This week's featured article on the Sobel Wiki is Owen Galloway, locomobile magnate, philanthropist, pacifist, and a direct descendant of noted Loyalist Joseph Galloway. This presents a problem, because none of Joseph Galloway's sons survived to adulthood. When the fighting broke out in 1775, his only surviving child was his daughter Elizabeth. In our history, Galloway's wife Grace died in 1782, and we can only assume that she died around the same time in Sobel's history, and that Galloway remarried and had at least one son by his second wife.
In the Sobel Timeline, Owen Galloway played a similar role to that of our own history's Henry Ford, hitting on the idea of building low-cost cars for a mass market. He also dispayed a touch of William C. Durant by acquiring seven other locomobile companies and combining them into North American Motors, the world's largest car company. He then started up a subsidiary oil company to provide fuel for his cars, a subsidiary financial company to offer loans to car buyers, and a subsidiary motel chain to give motorists a place to stay the night.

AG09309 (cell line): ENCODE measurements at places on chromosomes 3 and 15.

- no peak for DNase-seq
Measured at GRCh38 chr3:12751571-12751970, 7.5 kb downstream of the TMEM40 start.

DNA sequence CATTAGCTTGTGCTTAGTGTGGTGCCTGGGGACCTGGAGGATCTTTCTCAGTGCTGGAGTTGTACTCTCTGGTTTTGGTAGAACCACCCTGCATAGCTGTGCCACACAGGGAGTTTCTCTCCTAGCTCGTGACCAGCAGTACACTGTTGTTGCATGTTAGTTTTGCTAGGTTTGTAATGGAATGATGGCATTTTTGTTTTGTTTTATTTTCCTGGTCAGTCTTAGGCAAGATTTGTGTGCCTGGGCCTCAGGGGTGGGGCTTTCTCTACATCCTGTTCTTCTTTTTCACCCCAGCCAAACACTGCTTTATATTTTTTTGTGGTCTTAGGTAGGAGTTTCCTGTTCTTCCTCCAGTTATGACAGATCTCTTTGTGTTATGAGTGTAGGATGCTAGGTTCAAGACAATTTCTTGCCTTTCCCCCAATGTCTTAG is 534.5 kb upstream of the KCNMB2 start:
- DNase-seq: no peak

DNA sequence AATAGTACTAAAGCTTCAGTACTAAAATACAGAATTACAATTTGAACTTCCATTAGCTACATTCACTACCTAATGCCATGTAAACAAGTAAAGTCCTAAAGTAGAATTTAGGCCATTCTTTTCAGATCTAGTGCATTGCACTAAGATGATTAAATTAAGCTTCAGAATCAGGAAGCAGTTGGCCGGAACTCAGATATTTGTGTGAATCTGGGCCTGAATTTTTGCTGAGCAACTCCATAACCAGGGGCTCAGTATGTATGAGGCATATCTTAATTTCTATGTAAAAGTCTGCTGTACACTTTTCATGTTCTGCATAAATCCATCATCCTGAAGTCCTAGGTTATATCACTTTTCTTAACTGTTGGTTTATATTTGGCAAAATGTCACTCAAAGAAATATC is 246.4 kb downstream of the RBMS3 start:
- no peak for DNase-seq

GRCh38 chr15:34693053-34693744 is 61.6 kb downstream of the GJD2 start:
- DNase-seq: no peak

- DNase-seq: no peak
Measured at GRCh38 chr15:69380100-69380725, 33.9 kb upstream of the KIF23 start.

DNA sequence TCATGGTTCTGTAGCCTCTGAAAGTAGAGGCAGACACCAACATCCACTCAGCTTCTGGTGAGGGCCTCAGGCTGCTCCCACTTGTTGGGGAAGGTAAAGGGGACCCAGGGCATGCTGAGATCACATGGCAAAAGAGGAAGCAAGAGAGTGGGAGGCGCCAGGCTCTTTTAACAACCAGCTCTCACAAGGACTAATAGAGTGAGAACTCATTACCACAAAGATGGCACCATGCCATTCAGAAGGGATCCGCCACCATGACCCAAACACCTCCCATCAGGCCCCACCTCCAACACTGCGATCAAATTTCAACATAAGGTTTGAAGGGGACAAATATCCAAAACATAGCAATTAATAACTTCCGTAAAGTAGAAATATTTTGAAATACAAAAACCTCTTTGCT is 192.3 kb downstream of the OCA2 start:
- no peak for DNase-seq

Galloway's most significant accomplishment, though, had nothing to do with his car company. At a time when society in the C.N.A. was undergoing a major social disturbance, Galloway hit upon the idea of forming a trust fund to subsidize emigration by North Americans. This made Galloway the most popular public figure in the C.N.A., and his weekly vitavision addresses attracted larger audiences than any of the entertainment programs (except possibly his own Galloway Playhouse). Galloway wasn't interested in a political career, but Sobel reports that a whole generation of North American politicians courted popularity by imitating Galloway's wooden delivery.